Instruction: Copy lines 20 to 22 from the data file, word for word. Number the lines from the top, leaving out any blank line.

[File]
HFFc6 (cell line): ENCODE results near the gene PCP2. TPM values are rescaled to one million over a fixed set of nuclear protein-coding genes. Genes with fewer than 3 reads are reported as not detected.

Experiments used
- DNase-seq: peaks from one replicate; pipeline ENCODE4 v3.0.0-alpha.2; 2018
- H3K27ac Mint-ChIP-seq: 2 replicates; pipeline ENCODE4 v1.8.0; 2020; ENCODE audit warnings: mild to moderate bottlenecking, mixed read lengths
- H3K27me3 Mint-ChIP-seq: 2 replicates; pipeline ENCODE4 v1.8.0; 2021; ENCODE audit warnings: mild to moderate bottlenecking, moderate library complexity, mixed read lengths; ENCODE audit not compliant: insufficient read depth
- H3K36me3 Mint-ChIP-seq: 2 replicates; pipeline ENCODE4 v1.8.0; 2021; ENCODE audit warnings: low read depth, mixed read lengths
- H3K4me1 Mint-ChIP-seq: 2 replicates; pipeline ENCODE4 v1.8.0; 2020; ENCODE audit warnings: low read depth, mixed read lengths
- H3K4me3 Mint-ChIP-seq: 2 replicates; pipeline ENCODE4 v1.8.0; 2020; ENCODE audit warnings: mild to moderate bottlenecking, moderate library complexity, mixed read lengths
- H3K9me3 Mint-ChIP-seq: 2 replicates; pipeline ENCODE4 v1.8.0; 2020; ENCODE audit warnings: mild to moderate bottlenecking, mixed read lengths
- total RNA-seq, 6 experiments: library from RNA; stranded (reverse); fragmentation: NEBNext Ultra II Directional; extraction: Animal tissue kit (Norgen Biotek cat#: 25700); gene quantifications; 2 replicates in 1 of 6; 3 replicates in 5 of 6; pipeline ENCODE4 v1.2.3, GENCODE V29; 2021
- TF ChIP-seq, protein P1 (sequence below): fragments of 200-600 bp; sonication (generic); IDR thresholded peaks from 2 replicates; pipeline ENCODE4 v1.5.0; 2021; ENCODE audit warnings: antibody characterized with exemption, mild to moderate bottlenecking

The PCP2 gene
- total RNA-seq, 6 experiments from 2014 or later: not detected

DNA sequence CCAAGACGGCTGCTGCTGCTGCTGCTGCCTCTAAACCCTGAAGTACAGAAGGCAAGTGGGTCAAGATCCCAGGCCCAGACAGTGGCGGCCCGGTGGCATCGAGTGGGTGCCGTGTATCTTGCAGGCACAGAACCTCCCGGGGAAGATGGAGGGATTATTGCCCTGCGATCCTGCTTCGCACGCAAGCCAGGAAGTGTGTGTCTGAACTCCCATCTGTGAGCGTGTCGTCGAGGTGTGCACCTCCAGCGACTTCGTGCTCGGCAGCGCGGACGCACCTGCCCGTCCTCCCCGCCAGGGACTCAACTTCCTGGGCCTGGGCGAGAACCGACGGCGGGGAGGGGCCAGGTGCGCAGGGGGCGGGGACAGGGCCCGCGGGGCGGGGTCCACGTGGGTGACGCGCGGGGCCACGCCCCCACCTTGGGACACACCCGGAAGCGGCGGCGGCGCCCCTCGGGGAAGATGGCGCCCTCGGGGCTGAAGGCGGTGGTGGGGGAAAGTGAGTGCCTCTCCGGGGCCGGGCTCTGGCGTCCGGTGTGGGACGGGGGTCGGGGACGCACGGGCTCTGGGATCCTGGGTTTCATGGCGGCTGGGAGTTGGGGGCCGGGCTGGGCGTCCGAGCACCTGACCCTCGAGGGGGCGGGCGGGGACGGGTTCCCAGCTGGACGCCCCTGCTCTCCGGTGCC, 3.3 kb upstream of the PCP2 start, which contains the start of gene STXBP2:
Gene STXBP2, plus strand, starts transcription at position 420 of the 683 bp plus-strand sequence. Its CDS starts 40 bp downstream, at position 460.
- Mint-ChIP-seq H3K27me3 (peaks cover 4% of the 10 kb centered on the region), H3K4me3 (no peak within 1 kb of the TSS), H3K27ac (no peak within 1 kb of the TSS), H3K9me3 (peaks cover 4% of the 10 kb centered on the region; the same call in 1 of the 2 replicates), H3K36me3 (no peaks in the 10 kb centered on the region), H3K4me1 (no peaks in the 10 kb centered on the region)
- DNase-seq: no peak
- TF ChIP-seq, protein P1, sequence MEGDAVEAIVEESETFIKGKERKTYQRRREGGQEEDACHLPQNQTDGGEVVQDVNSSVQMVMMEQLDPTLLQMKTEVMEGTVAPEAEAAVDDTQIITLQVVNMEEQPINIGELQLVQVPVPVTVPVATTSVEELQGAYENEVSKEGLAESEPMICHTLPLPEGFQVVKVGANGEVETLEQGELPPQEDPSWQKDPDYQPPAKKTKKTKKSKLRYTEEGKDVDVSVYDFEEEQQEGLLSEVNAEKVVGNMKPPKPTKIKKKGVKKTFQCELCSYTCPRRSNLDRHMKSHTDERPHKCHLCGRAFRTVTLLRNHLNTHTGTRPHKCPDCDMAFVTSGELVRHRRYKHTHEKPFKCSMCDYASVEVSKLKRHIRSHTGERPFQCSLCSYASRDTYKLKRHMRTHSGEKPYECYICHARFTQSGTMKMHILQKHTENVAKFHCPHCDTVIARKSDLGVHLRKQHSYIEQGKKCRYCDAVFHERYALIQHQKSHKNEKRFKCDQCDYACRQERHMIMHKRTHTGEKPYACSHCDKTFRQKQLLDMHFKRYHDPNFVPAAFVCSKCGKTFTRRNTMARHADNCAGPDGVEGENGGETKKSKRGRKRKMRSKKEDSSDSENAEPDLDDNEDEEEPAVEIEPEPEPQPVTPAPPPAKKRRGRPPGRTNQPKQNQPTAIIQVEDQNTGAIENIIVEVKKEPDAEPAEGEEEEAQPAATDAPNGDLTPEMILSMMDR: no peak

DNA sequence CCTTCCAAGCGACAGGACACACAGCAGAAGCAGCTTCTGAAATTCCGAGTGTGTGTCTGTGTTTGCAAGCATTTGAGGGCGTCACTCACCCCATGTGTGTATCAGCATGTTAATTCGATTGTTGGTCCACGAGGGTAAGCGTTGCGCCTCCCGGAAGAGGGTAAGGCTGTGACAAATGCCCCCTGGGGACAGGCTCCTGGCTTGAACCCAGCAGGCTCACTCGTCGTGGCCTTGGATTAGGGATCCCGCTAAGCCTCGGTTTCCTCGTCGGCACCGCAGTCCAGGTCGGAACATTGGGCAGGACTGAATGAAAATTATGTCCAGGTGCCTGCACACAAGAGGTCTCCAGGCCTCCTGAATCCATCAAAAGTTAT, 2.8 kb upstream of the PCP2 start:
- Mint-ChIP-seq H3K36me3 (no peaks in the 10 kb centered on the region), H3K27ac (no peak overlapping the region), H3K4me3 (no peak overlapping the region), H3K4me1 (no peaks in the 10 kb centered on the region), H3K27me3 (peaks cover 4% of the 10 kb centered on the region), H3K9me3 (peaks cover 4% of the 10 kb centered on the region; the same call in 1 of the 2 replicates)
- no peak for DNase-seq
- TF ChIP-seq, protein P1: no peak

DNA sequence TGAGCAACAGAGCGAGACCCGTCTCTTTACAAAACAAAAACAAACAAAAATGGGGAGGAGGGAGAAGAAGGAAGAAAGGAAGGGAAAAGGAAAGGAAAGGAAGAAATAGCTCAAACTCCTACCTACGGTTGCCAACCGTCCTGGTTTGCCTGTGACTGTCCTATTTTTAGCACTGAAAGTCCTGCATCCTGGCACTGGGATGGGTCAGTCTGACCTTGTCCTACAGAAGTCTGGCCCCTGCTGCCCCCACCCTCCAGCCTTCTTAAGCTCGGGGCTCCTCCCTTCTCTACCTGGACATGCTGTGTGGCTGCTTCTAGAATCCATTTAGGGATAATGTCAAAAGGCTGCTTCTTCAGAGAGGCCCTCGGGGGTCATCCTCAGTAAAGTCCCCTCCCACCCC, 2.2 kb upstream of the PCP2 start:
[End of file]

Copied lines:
- Mint-ChIP-seq H3K36me3 (no peaks in the 10 kb centered on the region), H3K27ac (no peak overlapping the region), H3K4me3 (no peak overlapping the region), H3K4me1 (no peaks in the 10 kb centered on the region), H3K27me3 (peaks cover 4% of the 10 kb centered on the region), H3K9me3 (peaks cover 4% of the 10 kb centered on the region; the same call in 1 of the 2 replicates)
- no peak for DNase-seq
- TF ChIP-seq, protein P1: no peak